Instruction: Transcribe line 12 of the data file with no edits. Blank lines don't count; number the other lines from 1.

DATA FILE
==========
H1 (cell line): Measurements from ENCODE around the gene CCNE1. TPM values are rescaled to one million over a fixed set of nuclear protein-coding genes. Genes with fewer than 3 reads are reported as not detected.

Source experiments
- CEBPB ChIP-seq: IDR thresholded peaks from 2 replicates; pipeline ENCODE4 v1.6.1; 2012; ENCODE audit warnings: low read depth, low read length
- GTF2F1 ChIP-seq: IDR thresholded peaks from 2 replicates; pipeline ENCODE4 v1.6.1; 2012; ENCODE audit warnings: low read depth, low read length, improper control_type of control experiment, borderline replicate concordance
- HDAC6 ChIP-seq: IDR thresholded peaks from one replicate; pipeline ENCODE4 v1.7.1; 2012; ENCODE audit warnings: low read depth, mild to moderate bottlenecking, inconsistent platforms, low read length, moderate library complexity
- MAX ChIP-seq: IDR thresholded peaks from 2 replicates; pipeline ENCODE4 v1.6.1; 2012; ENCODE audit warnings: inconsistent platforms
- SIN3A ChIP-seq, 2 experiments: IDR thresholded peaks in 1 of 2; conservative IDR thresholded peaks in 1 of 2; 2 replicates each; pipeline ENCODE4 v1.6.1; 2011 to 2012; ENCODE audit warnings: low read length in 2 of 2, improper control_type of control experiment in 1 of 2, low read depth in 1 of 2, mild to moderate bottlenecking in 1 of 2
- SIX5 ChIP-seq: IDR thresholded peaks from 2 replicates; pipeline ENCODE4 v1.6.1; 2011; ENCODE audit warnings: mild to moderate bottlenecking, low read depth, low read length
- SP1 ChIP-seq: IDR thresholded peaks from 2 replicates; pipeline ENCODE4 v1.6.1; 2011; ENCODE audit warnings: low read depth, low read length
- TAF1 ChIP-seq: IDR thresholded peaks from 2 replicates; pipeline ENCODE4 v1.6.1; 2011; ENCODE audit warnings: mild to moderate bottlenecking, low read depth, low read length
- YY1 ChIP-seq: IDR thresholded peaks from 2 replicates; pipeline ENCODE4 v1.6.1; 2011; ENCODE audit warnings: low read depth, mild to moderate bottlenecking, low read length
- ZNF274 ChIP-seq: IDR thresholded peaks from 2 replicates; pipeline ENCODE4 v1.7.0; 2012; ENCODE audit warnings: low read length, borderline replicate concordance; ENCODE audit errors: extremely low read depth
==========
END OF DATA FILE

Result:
- ZNF274 ChIP-seq: IDR thresholded peaks from 2 replicates; pipeline ENCODE4 v1.7.0; 2012; ENCODE audit warnings: low read length, borderline replicate concordance; ENCODE audit errors: extremely low read depth